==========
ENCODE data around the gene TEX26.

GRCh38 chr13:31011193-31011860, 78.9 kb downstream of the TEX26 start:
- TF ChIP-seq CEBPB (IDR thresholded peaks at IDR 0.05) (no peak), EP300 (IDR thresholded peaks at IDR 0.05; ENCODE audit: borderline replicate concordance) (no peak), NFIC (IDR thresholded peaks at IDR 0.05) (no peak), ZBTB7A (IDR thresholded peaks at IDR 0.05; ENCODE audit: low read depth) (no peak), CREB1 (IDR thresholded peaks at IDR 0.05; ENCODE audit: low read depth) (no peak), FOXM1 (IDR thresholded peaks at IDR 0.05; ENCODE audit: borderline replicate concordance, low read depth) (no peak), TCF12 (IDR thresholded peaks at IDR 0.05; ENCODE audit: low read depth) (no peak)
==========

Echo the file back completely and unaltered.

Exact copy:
ENCODE data around the gene TEX26.

GRCh38 chr13:31011193-31011860, 78.9 kb downstream of the TEX26 start:
- TF ChIP-seq CEBPB (IDR thresholded peaks at IDR 0.05) (no peak), EP300 (IDR thresholded peaks at IDR 0.05; ENCODE audit: borderline replicate concordance) (no peak), NFIC (IDR thresholded peaks at IDR 0.05) (no peak), ZBTB7A (IDR thresholded peaks at IDR 0.05; ENCODE audit: low read depth) (no peak), CREB1 (IDR thresholded peaks at IDR 0.05; ENCODE audit: low read depth) (no peak), FOXM1 (IDR thresholded peaks at IDR 0.05; ENCODE audit: borderline replicate concordance, low read depth) (no peak), TCF12 (IDR thresholded peaks at IDR 0.05; ENCODE audit: low read depth) (no peak)